One of the true tech joys in my life is digging out an ereader which was buried at the bottom of my bag for a few weeks and feeling overjoyed when I can just sit back and enjoy a book without having to worry about battery life.
If you buy the new Amazon Kindle Oasis though, that dream might be dead.
This time Amazon has focused on slimming down the body of the device for a lighter, thinner and more comfortable reading experience.
Instead of the average six week battery life of a Kindle, Amazon confirmed to me its new device only lasts two weeks between charges. That's not good enough.
During my brief time using the Kindle Oasis I'd agree it is by far the best reading experience of any ereader I've used, but I'm still very disappointed at that drop in battery life.
Most customers for a Kindle Oasis are likely to already own an ebook reader. At £269.99 (US$289.99, AU$449), Amazon's premium ereader is pitched at those looking to update to a newer, sleeker version, rather than those jumping into the world of ebooks for the first time.
That said, will Amazon make it clear to customers that battery life won't be anywhere near as good as you'd expect from an Amazon ereader? I fear it won't.
When you buy a McDonald's meal you do so because you know what you're getting – imagine getting a Big Mac box, opening it up and realising it was just a cheeseburger.
It's the same with the Kindle – I expect an impressive battery and I worry Amazon won't make it clear to users that they're in for a different experience.
Amazon has taken steps to make the battery life stronger, but not in a way you may expect. There's a smart battery case included in the box that looks gorgeous with a leather front and attaches to the back of your ereader to give you extra charge.
Stick one of these on and Amazon assured me you'll then get up to seven weeks battery life - but it means losing that revolutionary design the Kindle Oasis is selling itself on (and you're paying through the nose for).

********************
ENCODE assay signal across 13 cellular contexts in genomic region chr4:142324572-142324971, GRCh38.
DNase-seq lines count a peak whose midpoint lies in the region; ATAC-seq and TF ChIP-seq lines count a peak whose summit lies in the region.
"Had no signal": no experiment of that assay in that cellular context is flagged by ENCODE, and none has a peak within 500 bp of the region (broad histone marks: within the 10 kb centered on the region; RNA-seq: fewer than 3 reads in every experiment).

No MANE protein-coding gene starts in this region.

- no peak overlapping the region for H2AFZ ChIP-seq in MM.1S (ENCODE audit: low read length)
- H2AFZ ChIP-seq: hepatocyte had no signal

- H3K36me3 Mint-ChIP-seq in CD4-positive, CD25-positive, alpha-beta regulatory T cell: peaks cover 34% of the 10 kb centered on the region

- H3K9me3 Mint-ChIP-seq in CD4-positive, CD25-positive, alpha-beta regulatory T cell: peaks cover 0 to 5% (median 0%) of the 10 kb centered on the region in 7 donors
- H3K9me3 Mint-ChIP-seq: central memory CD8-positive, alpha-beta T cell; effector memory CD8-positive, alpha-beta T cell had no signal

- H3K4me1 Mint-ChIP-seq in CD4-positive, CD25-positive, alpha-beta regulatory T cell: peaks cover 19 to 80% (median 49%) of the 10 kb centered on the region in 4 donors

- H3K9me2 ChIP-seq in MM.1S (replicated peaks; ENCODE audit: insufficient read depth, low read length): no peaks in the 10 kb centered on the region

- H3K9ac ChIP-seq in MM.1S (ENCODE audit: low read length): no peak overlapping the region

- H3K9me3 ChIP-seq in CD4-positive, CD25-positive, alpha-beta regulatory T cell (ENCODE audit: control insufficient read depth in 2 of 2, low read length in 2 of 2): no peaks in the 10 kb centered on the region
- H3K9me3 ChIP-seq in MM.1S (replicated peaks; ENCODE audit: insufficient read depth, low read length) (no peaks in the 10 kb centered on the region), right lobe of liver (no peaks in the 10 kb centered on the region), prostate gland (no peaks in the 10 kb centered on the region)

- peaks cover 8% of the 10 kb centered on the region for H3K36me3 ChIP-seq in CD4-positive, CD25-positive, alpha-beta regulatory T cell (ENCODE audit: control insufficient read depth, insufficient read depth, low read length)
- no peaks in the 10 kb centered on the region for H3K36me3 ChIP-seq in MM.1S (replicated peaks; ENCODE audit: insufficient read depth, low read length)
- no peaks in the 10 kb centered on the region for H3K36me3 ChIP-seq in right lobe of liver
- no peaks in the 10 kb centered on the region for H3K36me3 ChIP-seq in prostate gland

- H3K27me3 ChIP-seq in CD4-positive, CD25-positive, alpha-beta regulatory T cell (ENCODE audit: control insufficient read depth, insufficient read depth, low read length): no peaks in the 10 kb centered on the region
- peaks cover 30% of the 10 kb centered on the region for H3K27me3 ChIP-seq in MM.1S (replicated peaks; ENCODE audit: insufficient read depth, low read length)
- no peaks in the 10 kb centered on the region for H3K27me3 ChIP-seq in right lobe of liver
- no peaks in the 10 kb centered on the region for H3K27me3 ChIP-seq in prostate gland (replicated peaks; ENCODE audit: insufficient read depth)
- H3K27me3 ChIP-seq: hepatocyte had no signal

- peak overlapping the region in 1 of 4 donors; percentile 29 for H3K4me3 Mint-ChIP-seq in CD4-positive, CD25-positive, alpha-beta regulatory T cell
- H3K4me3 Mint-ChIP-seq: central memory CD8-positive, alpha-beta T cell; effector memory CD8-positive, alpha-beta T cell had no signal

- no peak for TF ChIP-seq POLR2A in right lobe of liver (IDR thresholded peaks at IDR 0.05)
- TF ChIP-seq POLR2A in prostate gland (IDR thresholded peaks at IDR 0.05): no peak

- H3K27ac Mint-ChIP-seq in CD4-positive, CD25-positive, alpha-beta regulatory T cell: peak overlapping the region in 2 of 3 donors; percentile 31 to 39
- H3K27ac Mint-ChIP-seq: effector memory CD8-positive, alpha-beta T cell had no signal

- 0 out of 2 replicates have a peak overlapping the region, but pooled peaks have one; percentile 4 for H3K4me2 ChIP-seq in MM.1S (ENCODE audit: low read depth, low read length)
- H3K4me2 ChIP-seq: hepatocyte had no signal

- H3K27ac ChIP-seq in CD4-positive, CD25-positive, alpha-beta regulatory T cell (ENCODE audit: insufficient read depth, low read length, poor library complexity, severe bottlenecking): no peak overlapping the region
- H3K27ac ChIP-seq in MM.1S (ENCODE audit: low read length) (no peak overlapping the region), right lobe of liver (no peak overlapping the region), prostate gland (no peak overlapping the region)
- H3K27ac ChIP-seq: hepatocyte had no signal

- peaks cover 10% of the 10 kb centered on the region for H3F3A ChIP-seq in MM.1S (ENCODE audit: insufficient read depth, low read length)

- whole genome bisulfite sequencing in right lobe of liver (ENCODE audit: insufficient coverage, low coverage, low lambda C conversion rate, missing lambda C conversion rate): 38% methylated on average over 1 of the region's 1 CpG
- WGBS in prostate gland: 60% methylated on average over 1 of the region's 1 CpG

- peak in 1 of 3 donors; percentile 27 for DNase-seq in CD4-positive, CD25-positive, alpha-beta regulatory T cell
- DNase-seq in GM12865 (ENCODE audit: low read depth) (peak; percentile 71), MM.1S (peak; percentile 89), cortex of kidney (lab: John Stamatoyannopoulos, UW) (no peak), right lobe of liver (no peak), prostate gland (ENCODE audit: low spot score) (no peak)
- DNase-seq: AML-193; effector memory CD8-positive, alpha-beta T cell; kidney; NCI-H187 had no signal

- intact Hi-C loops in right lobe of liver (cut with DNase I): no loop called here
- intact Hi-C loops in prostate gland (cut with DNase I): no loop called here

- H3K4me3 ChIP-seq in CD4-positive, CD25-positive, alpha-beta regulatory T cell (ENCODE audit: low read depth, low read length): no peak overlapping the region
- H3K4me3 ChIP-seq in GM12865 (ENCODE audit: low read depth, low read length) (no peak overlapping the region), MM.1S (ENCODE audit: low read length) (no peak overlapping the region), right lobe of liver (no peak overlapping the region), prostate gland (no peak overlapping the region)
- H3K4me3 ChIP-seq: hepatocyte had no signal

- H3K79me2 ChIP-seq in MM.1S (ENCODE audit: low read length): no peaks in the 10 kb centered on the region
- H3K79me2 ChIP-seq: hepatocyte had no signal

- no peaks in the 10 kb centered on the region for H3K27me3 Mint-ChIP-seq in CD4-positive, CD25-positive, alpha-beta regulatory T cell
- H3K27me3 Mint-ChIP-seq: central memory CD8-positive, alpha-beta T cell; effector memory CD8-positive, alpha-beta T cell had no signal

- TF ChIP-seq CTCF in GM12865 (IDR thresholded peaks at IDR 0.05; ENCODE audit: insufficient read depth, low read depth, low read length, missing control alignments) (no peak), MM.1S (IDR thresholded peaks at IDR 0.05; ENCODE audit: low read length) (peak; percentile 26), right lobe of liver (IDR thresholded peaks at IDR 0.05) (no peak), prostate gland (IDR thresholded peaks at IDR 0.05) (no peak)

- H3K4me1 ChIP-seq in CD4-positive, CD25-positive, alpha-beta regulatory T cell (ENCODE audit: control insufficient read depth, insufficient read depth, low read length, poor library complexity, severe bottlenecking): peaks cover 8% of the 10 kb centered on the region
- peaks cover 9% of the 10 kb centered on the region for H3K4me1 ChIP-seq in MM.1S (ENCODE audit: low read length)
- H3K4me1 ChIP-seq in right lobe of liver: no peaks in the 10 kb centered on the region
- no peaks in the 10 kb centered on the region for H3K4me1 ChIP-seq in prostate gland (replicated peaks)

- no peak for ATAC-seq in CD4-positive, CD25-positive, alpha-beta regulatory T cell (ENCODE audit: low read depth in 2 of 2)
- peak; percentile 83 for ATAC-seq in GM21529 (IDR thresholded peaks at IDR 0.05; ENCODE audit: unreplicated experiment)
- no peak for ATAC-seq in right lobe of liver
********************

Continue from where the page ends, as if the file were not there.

The Kindle Oasis is an impressive idea and a step in the right direction for ereaders in general, but it's not worth crippling the key draw of an ereader.
Parting with £169 (US$219, around AU$250) for a Kindle Voyage felt like too much in 2014, but here we are two years later and we're being asked to spend considerably more to get an Oasis. You're paying more for less in terms of battery, and it's hard to sell the Oasis for that reason.
Even the nerds
So, who is the Kindle Oasis really for? Bookworms. But that's too broad a term. We're looking for affluent bookworms who prefer digital scripture over the printed page - which suddenly makes the market a very defined niche.
Even those amongst my team who call themselves literature fans are finding the Kindle Oasis a hard sell. Of those who take the plunge and buy one, some will be disappointed by the battery life.
Amazon has taken a step back in the search to make the ultimate ereader that little bit more like paper. The biggest USP of a physical book or ereader is that you don't need to charge it every night to read it... but that just got a little bit harder if you buy a Kindle Oasis.
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James is Managing Editor for Android Police. Previously, he was Senior Phones Editor for TechRadar, and he has covered smartphones and the mobile space for the best part of a decade bringing you news on all the big announcements from top manufacturers making mobile phones and other portable gadgets. James is often testing out and reviewing the latest and greatest mobile phones, smartwatches, tablets, virtual reality headsets, fitness trackers and more. He once fell over.